First vaccine to protect against Ebola
EMA’s human medicines committee (CHMP) has recommended granting a conditional marketing authorisation in the European Union for Ervebo (rVSVΔG-ZEBOV-GP), the first vaccine for active immunisation of individuals aged 18 years and older at risk of infection with the Ebola virus.
Ebola virus disease is a rare but severe illness caused by the Ebola virus. Death rates in patients who have contracted the disease have varied from 25% to 90% in past outbreaks. The largest outbreak to date occurred in West Africa in 2014-2016 with more than 11,000 deaths. The current outbreak in the Democratic Republic of Congo (DRC) which is caused by Ebola Zaire, has shown case fatality rates of approximately 67%. More than 3,000 people have been infected with the Ebola virus during the ongoing outbreak, which was declared a public health emergency of international concern by the World Health Organization (WHO) in July 2019.
Ervebo is a genetically engineered, replication-competent, attenuated live vaccine. Data from clinical trials and compassionate use programs have shown that Ervebo protects against Ebola virus disease in humans following a single dose administration.
The clinical development of Ervebo was initiated in response to the 2014-2016 Ebola outbreak in cooperation with public health stakeholders, including national institutes of health, ministries of health in countries such as Guinea and DRC, WHO, the US Centers for Disease Control and Prevention, the Public Health Agency of Canada, Médecins Sans Frontières and others. In the ongoing Ebola outbreak in DRC, the vaccine is being used under an Expanded Access Protocol or ‘compassionate use’ to protect people at highest risk of infection such as healthcare workers, or people who have come into contact with infected patients or contacts of contacts according to a ring vaccination strategy.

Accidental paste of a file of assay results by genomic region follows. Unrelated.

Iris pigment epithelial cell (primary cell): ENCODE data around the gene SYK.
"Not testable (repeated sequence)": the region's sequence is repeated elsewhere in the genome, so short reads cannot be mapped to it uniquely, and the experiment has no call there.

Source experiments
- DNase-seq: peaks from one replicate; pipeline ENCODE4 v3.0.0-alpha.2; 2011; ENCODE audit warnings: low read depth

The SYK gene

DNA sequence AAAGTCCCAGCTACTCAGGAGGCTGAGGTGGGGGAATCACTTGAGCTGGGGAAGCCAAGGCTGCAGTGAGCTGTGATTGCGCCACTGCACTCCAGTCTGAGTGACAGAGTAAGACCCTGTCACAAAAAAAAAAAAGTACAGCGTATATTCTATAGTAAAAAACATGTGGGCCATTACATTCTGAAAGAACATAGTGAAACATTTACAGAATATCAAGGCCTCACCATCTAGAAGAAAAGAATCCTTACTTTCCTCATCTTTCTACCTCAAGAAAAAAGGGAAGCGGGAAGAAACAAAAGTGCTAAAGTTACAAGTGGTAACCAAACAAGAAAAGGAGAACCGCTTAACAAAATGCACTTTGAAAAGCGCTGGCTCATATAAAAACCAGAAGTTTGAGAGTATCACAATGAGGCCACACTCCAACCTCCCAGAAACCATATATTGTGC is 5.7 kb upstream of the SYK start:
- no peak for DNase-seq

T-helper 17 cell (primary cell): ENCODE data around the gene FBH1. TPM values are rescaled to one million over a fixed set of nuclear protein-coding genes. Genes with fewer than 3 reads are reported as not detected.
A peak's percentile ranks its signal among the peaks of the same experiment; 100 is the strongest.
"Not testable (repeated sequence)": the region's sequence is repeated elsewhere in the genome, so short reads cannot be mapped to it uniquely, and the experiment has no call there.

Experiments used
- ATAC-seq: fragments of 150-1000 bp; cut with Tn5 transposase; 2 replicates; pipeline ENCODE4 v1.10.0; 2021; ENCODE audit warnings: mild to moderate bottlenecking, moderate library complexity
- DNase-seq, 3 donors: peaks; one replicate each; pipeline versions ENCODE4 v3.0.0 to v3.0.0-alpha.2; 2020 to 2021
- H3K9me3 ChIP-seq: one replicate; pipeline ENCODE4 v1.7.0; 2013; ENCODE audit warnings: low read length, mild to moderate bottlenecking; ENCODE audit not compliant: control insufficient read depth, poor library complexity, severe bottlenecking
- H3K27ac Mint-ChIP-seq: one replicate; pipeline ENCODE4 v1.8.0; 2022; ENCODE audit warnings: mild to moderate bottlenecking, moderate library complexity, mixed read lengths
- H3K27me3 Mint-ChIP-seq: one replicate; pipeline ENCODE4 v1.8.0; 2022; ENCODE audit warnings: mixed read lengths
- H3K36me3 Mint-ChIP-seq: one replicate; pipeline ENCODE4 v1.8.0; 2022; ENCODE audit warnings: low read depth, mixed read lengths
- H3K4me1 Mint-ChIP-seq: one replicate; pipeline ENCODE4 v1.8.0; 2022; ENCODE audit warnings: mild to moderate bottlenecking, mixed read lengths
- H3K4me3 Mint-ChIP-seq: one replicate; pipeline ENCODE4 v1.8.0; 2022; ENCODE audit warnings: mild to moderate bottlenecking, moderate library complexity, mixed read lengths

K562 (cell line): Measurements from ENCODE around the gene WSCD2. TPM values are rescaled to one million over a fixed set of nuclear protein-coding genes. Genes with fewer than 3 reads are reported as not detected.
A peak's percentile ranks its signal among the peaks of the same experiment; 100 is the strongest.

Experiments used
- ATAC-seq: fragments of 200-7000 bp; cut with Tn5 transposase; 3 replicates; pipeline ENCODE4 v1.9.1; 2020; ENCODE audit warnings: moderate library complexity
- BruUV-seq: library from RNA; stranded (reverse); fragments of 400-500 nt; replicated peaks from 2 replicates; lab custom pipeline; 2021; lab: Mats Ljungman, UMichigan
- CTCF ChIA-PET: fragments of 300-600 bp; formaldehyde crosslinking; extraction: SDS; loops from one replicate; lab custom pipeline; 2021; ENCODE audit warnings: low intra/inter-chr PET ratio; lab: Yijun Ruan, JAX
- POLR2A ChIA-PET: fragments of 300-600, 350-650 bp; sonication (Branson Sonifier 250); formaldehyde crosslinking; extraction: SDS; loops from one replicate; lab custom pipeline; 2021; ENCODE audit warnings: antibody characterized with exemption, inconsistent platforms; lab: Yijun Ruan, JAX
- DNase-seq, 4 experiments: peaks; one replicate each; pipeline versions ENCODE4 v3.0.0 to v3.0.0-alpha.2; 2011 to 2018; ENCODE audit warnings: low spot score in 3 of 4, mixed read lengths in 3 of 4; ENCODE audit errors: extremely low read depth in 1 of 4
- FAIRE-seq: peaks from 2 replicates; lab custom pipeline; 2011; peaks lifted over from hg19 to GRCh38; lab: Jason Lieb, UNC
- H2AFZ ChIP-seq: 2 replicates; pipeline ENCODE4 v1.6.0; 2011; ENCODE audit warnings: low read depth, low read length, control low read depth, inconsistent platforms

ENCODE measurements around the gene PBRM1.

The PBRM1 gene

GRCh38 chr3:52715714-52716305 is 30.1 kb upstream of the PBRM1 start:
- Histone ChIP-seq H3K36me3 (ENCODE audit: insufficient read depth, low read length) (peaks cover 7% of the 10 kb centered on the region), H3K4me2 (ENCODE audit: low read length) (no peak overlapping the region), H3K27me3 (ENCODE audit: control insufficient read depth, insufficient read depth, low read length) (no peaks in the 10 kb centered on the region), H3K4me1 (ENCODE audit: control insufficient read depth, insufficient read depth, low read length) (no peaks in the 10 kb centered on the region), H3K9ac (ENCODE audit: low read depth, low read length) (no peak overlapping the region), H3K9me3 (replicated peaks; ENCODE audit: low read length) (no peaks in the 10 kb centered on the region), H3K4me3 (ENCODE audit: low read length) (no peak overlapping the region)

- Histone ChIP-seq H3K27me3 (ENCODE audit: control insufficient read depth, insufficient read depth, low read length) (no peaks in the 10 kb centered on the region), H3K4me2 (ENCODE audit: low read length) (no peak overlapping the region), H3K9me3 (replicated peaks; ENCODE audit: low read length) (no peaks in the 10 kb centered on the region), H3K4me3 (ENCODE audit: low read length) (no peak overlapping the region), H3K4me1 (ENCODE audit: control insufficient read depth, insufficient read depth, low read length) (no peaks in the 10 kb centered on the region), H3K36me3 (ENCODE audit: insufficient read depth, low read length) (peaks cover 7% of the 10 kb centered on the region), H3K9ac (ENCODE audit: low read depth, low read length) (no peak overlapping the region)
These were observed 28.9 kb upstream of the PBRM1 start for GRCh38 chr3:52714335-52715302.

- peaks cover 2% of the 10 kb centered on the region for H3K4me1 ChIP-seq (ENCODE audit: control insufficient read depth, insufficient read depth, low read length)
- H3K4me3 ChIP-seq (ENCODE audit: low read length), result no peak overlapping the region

Ervebo has been tested in approximately 16,000 individuals involved in several clinical studies in Africa, Europe and the United States where it has been proven to be safe, immunogenic (i.e. able to make the immune system respond to the virus) and effective against the Zaire Ebola virus that circulated in West Africa in 2014-2016. Preliminary data suggest that it is effective in the current outbreak in DRC.
Currently, there are no therapies approved for Ebola. EMA is working together with regulatory authorities around the world to support WHO and to advise on possible pathways for the development, evaluation and approval of medicines and vaccines to fight Ebola. The Agency has collaborated with WHO and African national regulatory agencies during the review of Ervebo in order to speed up WHO prequalification and approval in countries where the vaccine is mostly needed. EMA representatives have also supported discussions with WHO and stakeholders on the design of clinical trials for investigational agents for the treatment of Ebola disease to gather robust evidence that could support future approvals.